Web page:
The structured selection process represented a significant change from hiring based solely on clinical skills, training, credentials, and experience. The process involves a systematic interview, which assesses candidates' abilities in several behavioral areas (for example, ability to manage change and difficult situations or ability to build relationships), with the goal of selecting people who will support the desired culture of the organization. The selection system is managed by an external provider, who monitors the protocol to ensure that the process provides valid predictions for areas of importance to the organization.

Fifteen people within the organization have been trained to conduct the structured interviews for entry-level and managerial positions, and two consultants lead the interviews for director-level and above positions. Retention rates among those who were hired under the new process are higher than those who were not. To further evaluate the process, the organization is now investigating the links between their selection process and both absenteeism and patient satisfaction.

Although the organization has now embraced the new selection process, it has created some challenges. The interviews have to be scored, which adds 1 to 2 weeks to the hiring process. Also, a hiring manager might not be able to select his or her top candidate if the candidate does not score well on the interview. There is an appeal process that will, in some cases, allow the manager to "override" the decision. There are also concerns that the interview may not be culturally sensitive. Organizations considering the adoption of a formal selection process should always consider evidence of validity prior to implementation and involve end-users in the implementation process.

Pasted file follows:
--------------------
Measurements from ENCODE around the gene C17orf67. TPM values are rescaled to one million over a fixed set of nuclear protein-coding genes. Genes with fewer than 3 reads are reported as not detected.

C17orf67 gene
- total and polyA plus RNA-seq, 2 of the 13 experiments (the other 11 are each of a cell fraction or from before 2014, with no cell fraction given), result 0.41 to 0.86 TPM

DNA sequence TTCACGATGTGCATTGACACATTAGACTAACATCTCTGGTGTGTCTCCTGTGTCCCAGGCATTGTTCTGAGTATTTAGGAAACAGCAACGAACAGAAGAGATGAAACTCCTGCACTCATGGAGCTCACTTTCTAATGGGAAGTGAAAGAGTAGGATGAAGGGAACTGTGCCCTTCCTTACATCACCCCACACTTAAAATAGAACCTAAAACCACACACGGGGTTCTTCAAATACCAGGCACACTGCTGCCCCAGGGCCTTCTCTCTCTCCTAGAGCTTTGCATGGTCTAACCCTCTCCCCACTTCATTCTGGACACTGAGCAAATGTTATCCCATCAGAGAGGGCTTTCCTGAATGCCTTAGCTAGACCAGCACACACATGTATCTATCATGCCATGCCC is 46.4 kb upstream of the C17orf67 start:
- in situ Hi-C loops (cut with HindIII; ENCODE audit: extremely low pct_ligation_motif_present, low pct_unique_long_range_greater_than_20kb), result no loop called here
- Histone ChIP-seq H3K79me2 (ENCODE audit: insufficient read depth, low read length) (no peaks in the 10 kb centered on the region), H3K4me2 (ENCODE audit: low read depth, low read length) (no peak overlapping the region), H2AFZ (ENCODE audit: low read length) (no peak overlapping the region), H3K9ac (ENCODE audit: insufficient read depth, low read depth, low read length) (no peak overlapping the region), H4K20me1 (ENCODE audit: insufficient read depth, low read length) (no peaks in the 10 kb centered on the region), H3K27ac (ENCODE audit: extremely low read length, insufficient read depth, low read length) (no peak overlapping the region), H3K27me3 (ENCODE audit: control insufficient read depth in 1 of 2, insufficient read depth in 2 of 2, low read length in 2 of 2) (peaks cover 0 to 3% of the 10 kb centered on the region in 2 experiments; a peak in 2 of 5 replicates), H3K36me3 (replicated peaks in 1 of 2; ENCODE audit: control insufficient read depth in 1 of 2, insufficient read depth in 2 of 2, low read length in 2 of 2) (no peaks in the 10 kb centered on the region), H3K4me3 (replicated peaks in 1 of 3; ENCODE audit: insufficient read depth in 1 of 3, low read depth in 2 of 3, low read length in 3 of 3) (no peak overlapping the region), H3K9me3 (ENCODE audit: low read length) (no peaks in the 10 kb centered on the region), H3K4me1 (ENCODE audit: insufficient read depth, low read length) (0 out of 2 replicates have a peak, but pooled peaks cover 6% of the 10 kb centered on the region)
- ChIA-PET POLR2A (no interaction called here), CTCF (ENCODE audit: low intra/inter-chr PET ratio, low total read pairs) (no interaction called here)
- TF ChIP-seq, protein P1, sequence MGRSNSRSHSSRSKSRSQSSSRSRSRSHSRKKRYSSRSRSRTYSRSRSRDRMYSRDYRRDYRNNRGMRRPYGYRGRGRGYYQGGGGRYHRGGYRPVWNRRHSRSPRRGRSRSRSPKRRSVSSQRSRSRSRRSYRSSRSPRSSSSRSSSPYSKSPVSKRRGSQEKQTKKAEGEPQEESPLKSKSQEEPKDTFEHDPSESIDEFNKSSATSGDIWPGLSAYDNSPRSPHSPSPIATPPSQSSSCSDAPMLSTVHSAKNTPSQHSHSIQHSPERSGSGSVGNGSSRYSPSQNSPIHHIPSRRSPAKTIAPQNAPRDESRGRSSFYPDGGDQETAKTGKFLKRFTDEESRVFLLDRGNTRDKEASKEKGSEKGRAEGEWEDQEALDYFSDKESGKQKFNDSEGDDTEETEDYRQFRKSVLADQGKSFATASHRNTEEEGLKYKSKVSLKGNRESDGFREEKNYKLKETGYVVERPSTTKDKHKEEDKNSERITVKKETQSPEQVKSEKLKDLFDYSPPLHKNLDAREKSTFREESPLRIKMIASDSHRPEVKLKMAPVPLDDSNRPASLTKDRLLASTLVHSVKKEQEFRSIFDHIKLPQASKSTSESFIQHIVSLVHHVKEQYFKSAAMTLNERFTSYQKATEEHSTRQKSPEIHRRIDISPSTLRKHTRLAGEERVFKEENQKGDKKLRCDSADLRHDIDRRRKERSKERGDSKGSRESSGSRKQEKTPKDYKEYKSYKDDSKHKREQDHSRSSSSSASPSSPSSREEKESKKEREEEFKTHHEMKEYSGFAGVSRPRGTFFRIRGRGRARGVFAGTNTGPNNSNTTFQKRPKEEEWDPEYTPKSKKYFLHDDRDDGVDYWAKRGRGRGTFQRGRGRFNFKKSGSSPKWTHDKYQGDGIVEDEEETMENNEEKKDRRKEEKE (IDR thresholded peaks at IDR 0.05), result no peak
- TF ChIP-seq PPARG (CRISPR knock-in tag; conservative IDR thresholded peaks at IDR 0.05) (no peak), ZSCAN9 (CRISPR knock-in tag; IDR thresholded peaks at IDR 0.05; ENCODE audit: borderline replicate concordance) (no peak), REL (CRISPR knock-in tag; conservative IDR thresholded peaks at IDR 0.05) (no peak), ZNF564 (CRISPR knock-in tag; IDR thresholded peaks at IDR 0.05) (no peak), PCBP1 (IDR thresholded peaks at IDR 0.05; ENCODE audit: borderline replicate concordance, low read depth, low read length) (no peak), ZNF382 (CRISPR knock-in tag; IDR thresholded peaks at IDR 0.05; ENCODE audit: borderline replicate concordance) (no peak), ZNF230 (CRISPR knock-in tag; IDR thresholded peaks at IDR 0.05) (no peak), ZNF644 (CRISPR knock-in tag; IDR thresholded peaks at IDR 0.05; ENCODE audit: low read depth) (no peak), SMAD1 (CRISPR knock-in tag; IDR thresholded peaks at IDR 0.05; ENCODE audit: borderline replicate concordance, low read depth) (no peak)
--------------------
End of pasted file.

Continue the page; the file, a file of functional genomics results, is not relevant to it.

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HPWP Category 3: Frontline Empowerment Practices

The three HPWPs in this category are those that most directly affect the ability and motivation of frontline staff, clinicians in particular, to influence the quality and safety of their care.

1. Employment Security

Description

Policies and practices that ensure employees greater-than-mandated security in their positions.

Implementation Recommendations

  • Develop a commitment to preventing the need for layoffs, and pursue organizational policies that provide for alternatives.
  • Set policies that protect employees from repercussions for "speaking up" about quality and safety concerns.
  • Train staff on methods that will support and empower staff to speak up when they observe potential problems with quality and safety.
  • Reinforce appropriate examples of speaking up and supporting patient safety by communicating and disseminating the examples.